Lodewijk Frederik (Lou) Ottens
Philips’ golden boy who remained down-to- earth
As a teenager Lou Ottens already built a radio, so that his family could listen to Radio Oranje during the war. A study at the Technical High School in Delft was his cup of tea. To pay for his education, he worked as a draftsman in a factory for X-ray equipment. In 1952, Ottens graduated as a mechanical engineer. He was hired by Philips immediately.
Ottens’ irritation with the existing sound carriers - too large, too laborious - was the impetus for a new product: the cassette tape, officially the ‘compact cassette’. In 1963,
he presented the compact cassette at an electronics fair in Berlin. Upon release, the cassette tape was the standard for decades. After a stint as factory manager in Hasselt, Ottens became technical director of the audio division. There he laid the foundation for the invention of the CD. As with the cassette, he insisted that the final product be small and manageable: compact. After a further period in the video division, Ottens spent the last years of his career working on improving industrial logistics in Philips’ consumer divisions.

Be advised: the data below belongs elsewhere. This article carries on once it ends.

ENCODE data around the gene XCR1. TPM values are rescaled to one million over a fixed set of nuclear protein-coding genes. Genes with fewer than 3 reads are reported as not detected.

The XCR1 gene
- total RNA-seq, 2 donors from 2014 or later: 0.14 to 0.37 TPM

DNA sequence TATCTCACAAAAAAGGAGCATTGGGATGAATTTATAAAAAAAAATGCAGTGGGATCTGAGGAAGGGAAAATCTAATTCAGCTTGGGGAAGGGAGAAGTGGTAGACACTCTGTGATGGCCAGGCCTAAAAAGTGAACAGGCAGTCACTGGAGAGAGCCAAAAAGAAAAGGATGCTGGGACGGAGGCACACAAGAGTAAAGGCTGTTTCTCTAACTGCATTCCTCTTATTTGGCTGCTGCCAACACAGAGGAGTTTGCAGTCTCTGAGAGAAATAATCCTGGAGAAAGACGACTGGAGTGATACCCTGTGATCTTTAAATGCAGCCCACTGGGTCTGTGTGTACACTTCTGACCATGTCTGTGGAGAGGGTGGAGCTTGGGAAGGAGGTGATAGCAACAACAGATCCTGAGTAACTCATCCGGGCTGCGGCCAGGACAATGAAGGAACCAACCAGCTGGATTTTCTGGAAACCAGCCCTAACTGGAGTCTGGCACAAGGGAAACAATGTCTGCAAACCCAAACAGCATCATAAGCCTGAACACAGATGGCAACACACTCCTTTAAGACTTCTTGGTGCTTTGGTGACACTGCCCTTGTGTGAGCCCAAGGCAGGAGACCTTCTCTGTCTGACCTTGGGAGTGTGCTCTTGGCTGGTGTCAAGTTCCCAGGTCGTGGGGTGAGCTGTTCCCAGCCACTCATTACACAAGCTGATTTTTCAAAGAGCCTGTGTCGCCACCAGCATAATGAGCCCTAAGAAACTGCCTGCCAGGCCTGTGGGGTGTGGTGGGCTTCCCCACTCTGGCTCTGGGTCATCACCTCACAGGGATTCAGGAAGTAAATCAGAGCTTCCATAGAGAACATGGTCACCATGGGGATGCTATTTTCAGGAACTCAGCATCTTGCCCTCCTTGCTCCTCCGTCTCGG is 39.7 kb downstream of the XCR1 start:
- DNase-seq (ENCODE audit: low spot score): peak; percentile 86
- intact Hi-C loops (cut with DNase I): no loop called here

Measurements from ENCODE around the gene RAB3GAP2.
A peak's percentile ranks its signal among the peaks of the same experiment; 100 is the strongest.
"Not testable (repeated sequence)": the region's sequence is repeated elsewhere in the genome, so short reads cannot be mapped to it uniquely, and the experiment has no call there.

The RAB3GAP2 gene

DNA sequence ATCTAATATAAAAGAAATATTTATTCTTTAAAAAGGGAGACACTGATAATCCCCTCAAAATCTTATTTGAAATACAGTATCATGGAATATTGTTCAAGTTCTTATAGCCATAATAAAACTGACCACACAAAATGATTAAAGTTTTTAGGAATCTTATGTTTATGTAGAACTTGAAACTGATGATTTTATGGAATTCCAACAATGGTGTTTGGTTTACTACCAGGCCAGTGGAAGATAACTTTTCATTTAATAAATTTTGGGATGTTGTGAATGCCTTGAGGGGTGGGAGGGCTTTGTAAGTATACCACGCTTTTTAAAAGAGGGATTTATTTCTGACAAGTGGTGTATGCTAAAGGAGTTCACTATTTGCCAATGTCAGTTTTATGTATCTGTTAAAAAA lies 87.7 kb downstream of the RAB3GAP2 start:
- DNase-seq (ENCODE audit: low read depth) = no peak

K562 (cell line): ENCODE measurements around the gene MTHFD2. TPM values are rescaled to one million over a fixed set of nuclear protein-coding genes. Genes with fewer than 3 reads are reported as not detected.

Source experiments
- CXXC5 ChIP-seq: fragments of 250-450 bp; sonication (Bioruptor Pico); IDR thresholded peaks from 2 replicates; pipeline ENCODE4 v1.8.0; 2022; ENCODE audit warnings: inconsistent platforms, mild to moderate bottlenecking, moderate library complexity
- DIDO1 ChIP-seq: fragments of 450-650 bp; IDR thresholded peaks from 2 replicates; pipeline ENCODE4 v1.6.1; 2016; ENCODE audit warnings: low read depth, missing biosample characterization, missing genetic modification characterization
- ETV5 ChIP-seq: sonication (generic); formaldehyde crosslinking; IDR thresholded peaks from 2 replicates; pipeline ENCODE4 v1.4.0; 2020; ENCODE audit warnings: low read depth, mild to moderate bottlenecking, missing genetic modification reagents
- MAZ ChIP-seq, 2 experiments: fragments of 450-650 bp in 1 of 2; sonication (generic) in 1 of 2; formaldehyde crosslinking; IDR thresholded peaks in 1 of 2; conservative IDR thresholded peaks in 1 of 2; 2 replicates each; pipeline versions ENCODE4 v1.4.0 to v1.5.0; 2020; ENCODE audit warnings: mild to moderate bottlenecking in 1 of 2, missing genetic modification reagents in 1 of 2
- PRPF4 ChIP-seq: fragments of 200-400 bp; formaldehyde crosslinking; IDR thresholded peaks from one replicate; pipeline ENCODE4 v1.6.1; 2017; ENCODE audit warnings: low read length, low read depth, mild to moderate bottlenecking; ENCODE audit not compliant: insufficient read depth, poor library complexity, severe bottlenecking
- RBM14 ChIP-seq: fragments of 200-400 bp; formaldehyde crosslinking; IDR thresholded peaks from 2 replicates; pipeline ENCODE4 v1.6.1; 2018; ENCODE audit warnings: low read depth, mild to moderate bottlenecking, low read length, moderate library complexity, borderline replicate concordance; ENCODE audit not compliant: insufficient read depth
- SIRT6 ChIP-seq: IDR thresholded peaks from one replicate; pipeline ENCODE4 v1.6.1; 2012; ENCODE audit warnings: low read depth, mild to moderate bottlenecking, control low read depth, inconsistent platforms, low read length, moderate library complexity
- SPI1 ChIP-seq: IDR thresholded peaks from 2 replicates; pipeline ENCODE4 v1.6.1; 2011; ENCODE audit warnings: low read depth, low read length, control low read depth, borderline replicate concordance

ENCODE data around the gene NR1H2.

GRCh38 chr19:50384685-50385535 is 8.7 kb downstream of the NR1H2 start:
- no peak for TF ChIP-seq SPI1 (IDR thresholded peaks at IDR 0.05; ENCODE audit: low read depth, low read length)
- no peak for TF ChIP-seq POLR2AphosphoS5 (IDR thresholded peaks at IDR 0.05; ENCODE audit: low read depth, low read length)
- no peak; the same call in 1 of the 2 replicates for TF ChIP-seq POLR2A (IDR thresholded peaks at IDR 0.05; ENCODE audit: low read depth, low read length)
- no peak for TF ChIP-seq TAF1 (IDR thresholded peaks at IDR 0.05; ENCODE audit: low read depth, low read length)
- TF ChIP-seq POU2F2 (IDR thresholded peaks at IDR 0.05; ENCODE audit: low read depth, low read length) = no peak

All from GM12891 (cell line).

Ottens did not flaunt his inventions. It was only natural for him: as a mechanical engineer, he was looking for solutions. He welcomed innovation. At his farewell in 1986, Ottens presented all those present with a book in which he had chronicled his experiences in product development, manufacturing, logistics and industrial management. He died in 2021 at the age of 94.
Ir. Lou Ottens is receiving this award because of his great influence on the development of the most prominent sound carriers of the 20th century: the cassette tape and the CD.